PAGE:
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The Judgment of Ilott v Mitson & Others: Facts in five

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Posted by Martin Oliver on 15 March 2017

Martin Oliver Partner

Following the Judgment of Ilott v Mitson & Others handed down on 15 March 2017, this has given rise to a number of legal questions for the profession and has caused those who may have a claim pursuant to the Inheritance (Provision for Family and Dependants) Act 1975, to ask “what does this mean for me?”

Our Facts in Five gives a summary of the current position following the handing down of the Judgment; further information about the Judgment and the history of the case can be found here.

What do I need to know?

The legislation that governs claims under the Inheritance (Provision for Family and Dependants) Act 1975 has not changed. The Act sets out who is eligible to make a claim and also sets outs the extent of maintenance that will be awarded, depending on an applicant’s status.

The Act lists various factors which should be taken into consideration by the Court when arriving at a decision. In the case of Mrs Ilott, it has been held that she is entitled to £50,000 which the Supreme Court has deemed represents such financial provision as it is reasonable in all the circumstance of the case for her maintenance.

How does the decision impact on me?

Adult children still fall within the classes of those eligible to bring a claim pursuant to the Act. The Judgment could be said to highlight the fact that the case of need alone does not give an automatic right to financial provision, when considered alongside other factors specific to the case in hand. This is not however, new. It has always been the position that the factors, as a collective, must be taken into account.

Some focus has also been given to granting ‘life interests’ in property, where it is appropriate to do so, rather than making an order for a lump sum payment. Both of these options have always been and remain included in the Act however, a Court may now give more consideration to the way in which a need for accommodation is met in light of this comment in the Judgment.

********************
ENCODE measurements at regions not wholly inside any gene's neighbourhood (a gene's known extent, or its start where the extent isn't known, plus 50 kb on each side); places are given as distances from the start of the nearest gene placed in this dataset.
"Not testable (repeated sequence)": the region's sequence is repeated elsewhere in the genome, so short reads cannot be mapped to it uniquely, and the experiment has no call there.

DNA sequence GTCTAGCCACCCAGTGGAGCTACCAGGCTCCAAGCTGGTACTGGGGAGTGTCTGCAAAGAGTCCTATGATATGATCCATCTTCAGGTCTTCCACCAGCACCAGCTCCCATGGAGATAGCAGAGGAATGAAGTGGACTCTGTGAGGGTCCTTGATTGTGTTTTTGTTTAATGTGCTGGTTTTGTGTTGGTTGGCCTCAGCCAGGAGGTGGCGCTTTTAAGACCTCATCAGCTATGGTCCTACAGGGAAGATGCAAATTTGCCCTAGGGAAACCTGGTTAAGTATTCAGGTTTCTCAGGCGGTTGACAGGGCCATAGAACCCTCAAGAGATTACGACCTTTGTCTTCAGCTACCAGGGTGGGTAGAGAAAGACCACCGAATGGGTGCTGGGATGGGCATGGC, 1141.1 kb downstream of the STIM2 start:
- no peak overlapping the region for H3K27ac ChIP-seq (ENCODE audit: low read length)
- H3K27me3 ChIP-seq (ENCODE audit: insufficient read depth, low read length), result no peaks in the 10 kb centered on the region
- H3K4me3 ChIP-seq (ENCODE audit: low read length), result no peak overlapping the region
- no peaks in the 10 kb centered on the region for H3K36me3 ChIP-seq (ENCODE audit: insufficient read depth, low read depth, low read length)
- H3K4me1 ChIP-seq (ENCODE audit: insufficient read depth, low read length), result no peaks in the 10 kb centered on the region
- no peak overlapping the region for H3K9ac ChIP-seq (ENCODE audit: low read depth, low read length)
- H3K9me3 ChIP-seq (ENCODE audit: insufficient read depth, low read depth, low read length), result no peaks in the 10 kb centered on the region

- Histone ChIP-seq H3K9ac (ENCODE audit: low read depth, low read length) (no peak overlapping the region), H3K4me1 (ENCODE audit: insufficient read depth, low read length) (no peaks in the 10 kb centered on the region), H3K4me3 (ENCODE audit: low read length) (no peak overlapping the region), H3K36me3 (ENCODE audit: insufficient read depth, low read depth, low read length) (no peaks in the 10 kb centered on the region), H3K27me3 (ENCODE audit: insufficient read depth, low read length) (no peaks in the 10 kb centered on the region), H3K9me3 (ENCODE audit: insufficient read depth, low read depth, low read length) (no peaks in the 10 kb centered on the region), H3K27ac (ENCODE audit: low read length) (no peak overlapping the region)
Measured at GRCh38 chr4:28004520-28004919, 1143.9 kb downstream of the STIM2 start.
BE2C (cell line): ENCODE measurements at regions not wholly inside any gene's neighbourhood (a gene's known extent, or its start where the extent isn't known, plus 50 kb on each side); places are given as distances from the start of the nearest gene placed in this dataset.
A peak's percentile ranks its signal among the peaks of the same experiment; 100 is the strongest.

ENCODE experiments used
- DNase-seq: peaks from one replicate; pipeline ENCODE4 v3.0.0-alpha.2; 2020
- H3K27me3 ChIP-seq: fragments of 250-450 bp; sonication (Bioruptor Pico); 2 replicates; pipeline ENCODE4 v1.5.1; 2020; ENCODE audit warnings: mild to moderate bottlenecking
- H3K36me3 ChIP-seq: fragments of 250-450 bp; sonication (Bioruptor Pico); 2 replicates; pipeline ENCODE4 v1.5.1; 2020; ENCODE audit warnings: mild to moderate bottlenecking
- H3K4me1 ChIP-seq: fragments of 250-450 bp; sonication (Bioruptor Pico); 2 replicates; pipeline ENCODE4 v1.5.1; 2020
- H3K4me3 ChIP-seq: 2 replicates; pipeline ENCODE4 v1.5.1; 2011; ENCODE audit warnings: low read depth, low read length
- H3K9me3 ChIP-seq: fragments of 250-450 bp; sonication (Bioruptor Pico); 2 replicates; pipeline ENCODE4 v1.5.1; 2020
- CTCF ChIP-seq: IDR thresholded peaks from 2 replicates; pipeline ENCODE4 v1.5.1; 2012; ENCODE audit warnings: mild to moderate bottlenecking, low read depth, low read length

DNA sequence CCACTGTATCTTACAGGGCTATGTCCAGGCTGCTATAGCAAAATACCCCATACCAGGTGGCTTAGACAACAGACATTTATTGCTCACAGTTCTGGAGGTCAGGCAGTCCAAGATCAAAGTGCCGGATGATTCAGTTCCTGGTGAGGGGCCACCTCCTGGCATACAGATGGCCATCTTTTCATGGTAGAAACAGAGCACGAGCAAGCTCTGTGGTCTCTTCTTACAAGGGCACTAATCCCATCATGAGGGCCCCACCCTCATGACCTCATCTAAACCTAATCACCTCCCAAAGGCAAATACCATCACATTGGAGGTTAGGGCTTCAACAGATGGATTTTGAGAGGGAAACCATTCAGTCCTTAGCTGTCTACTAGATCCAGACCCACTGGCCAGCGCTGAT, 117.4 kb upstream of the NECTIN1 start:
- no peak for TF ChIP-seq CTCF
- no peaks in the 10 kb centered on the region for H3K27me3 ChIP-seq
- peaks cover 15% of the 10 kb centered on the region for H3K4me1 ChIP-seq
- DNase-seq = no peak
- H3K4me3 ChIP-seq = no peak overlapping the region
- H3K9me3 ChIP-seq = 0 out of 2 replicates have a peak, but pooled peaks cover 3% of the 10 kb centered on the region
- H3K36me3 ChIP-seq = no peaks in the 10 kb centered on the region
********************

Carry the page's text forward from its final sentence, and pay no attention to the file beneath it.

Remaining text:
What should I do if I think I have a claim?

If you think you may have a claim pursuant to the Act, seeking advice from a solicitor at an early stage is advisable. This gives time to explore the merits of bringing a claim with your solicitor and will allow you to engage in correspondence with the opponent early on. Further, there may be the possibility of exploring alternative dispute resolution. A claim can be brought before a Grant of Representation is issued.

Is there anything else I need to know?

The key message is that all claims are assessed on their own facts. Each case will have circumstances specific to it and it is then a matter for the Court to arrive at a conclusion having considered those circumstances.

Claims under the Act should be brought within 6 months of the date of the Grant of Representation being issued. In some circumstances this period can be extended, but advice should be sought as soon as a claim is contemplated. Claims which are permitted by the Court to be made after the expiration of the 6 month time limit are few and far between.

Who can I speak to?

Wright Hassall’s Contentious Probate Team are well versed in both bringing and defending claims made pursuant to the Act. Martin Oliver Head of Contentious Probate, represented Mrs Ilott in respect of the Supreme Court stage of the litigation.

Members of the team are ranked in Chambers and Partners, the Legal 500 and have The Association of Contentious Trusts and Probate Specialists (ACTAPS) qualification. Further details of the team and their specialisms can be found here.

About the author

Martin specialises in inheritance disputes such as contesting a will and litigation involving wills and trusts.

Martin Oliver

Martin specialises in inheritance disputes such as contesting a will and litigation involving wills and trusts.

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